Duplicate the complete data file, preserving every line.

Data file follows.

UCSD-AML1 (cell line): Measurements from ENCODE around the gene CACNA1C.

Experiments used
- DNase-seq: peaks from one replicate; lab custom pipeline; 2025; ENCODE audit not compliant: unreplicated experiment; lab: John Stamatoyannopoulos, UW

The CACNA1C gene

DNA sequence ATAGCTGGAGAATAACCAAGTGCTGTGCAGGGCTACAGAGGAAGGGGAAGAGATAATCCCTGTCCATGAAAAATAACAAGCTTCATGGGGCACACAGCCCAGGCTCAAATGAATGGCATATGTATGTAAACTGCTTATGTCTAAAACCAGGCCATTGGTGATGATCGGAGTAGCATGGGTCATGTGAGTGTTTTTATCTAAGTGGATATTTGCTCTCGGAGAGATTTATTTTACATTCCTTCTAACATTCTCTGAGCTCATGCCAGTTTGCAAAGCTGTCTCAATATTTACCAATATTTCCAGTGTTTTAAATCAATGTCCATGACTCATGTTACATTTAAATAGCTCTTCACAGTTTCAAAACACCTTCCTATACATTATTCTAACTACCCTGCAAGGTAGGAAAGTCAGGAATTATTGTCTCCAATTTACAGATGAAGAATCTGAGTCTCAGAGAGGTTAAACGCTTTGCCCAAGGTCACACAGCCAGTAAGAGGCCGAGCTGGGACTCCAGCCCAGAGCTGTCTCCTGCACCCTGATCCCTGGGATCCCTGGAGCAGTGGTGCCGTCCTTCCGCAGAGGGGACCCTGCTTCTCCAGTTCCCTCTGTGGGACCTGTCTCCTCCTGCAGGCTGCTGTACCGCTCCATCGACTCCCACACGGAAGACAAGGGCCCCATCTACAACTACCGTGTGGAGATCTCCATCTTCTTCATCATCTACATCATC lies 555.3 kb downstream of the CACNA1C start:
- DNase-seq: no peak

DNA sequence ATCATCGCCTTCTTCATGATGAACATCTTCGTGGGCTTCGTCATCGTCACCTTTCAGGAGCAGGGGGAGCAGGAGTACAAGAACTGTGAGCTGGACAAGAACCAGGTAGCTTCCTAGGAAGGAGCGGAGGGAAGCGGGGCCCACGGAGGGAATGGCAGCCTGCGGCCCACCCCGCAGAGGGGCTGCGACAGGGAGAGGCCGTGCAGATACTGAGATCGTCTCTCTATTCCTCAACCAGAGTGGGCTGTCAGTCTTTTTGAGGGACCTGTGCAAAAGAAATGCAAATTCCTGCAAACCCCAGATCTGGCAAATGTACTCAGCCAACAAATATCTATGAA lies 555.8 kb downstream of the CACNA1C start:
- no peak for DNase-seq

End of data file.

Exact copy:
UCSD-AML1 (cell line): Measurements from ENCODE around the gene CACNA1C.

Experiments used
- DNase-seq: peaks from one replicate; lab custom pipeline; 2025; ENCODE audit not compliant: unreplicated experiment; lab: John Stamatoyannopoulos, UW

The CACNA1C gene

DNA sequence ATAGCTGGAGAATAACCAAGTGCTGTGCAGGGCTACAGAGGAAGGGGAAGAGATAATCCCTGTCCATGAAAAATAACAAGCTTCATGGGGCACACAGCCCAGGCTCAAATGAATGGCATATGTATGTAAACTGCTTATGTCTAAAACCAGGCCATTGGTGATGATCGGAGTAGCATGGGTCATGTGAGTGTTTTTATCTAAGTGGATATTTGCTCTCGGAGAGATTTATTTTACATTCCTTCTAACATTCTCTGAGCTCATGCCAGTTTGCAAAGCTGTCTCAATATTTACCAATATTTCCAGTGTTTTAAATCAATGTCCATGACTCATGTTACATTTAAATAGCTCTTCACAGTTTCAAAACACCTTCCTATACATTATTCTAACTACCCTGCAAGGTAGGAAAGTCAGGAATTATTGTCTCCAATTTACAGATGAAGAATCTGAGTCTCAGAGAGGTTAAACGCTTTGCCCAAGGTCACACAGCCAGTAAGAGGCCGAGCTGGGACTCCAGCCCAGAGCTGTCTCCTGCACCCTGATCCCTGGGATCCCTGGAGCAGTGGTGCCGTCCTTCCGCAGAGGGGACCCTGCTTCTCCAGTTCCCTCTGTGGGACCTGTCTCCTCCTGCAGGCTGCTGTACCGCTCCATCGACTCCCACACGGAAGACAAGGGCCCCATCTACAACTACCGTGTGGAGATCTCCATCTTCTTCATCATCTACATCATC lies 555.3 kb downstream of the CACNA1C start:
- DNase-seq: no peak

DNA sequence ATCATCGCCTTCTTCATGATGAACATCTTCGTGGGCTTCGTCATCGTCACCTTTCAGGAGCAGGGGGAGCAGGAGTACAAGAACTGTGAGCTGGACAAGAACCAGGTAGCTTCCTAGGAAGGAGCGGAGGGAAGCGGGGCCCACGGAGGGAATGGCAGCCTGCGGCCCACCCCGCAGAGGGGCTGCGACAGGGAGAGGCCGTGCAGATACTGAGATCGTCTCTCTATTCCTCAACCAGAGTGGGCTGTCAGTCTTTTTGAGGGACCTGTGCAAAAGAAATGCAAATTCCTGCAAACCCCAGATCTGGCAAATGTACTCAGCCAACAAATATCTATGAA lies 555.8 kb downstream of the CACNA1C start:
- no peak for DNase-seq